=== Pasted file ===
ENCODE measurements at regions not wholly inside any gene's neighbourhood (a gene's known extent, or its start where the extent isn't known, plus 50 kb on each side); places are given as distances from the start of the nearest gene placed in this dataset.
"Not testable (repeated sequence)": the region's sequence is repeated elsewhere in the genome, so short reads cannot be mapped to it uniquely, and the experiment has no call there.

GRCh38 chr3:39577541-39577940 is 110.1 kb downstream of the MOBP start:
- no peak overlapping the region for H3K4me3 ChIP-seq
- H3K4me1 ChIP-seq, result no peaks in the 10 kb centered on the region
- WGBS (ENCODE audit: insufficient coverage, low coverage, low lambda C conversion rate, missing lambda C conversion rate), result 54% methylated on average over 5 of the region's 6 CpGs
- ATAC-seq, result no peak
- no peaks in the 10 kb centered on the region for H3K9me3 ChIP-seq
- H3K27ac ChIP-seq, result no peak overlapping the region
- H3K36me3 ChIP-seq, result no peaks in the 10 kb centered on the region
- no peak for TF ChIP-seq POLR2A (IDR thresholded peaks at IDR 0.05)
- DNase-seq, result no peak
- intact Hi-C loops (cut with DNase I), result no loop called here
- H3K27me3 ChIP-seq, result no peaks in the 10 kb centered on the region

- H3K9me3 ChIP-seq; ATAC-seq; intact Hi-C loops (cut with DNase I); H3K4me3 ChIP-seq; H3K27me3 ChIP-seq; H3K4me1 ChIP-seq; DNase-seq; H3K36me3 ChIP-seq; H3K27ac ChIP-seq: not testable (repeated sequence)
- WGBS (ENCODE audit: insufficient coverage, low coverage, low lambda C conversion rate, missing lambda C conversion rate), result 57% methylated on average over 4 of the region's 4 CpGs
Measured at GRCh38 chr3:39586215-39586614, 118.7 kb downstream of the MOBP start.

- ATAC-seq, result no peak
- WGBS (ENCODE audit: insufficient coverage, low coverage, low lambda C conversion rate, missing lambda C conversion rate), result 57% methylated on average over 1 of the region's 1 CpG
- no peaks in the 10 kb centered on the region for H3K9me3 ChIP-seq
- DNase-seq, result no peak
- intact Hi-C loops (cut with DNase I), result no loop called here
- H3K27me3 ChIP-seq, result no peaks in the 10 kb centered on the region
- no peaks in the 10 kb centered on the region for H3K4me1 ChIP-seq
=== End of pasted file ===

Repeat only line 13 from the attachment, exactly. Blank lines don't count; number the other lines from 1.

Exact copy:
- intact Hi-C loops (cut with DNase I), result no loop called here